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A Hercules in the CradleWar, Money, and the American State, 1783-1867$
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Max M. Edling

Print publication date: 2014

Print ISBN-13: 9780226181578

Published to Chicago Scholarship Online: May 2015

DOI: 10.7208/chicago/9780226181608.001.0001

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A More Effectual Mode of Administration: The Constitution and the Origins of American Public Finance

A More Effectual Mode of Administration: The Constitution and the Origins of American Public Finance

Chapter:
(p.17) Chapter One A More Effectual Mode of Administration: The Constitution and the Origins of American Public Finance
Source:
A Hercules in the Cradle
Author(s):

Max M. Edling

Publisher:
University of Chicago Press
DOI:10.7208/chicago/9780226181608.003.0002

The Constitution of the United States was first and foremost a reformed compact of union. It replaced the defunct Articles of Confederation with a working central government. In the so-called “critical period” that preceded the adoption of the Constitution in 1787 several critical issues emanating from the activities of rival North American and Atlantic powers confronted the newly independent United States. The significance of the framing and adoption of the Constitution lies in the fact that it made possible the creation of an energetic national government that could begin to address these issues. Chapter one analyzes both the reform movement that attempted to amend the Articles of Confederation and the work of the Constitutional Convention. It explains how the centralization of fiscal and financial powers that resulted from the adoption of the Constitution was central to the creation of an effective federal government.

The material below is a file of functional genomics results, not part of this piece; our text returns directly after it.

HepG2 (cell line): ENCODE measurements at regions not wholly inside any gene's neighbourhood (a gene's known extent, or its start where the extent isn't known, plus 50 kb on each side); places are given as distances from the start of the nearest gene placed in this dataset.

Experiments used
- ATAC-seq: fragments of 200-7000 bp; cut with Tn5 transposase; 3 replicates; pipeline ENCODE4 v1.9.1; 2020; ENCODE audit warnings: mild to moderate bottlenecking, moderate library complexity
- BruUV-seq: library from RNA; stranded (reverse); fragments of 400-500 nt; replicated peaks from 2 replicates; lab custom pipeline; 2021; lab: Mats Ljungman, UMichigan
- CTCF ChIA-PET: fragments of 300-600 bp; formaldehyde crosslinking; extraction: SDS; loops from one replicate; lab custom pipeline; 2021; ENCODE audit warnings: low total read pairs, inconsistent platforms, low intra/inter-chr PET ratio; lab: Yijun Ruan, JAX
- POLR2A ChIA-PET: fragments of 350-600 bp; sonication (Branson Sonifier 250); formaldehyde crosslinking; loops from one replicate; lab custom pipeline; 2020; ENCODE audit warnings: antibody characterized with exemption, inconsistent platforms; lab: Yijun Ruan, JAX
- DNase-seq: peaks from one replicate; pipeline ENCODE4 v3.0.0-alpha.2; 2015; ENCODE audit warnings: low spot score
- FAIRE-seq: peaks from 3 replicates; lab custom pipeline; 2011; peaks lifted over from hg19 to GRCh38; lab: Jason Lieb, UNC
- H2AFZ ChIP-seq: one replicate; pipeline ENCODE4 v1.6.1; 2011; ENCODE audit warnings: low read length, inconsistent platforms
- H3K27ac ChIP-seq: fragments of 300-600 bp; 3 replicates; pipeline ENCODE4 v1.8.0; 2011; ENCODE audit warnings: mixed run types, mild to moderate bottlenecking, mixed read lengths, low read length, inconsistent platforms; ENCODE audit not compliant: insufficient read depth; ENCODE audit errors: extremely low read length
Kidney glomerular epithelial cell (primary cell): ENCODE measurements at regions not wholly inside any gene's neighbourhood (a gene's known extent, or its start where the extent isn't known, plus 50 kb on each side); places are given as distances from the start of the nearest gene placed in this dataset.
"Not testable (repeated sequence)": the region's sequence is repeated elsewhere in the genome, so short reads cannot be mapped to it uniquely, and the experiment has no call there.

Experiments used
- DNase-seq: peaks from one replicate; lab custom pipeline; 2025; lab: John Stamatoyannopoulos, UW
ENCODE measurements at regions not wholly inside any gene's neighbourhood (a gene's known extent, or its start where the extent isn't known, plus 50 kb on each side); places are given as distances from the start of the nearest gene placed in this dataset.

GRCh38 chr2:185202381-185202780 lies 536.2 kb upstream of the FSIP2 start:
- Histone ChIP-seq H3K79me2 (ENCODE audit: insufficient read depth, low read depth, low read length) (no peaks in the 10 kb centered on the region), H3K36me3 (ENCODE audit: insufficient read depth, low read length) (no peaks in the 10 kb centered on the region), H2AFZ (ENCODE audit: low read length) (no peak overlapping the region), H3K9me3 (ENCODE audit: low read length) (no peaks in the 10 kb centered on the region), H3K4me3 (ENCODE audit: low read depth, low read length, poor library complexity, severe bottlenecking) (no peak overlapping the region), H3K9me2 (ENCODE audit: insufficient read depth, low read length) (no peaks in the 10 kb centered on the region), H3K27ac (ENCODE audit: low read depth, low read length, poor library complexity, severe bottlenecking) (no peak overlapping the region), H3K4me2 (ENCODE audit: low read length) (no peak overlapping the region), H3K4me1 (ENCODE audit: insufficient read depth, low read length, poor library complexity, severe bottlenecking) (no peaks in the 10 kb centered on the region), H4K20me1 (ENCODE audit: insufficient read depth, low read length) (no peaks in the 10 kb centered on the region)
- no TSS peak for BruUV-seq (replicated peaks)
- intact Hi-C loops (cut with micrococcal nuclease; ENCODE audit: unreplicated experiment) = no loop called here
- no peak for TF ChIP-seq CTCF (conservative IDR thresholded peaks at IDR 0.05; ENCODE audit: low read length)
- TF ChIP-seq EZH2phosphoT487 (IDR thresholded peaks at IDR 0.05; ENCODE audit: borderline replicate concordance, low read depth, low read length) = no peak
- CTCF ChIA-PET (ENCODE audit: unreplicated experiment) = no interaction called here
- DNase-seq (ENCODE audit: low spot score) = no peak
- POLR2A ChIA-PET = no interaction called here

Keywords:   Articles of Confederation, Constitution, Constitutional Convention, critical period, federal government, fiscal powers, union, United States

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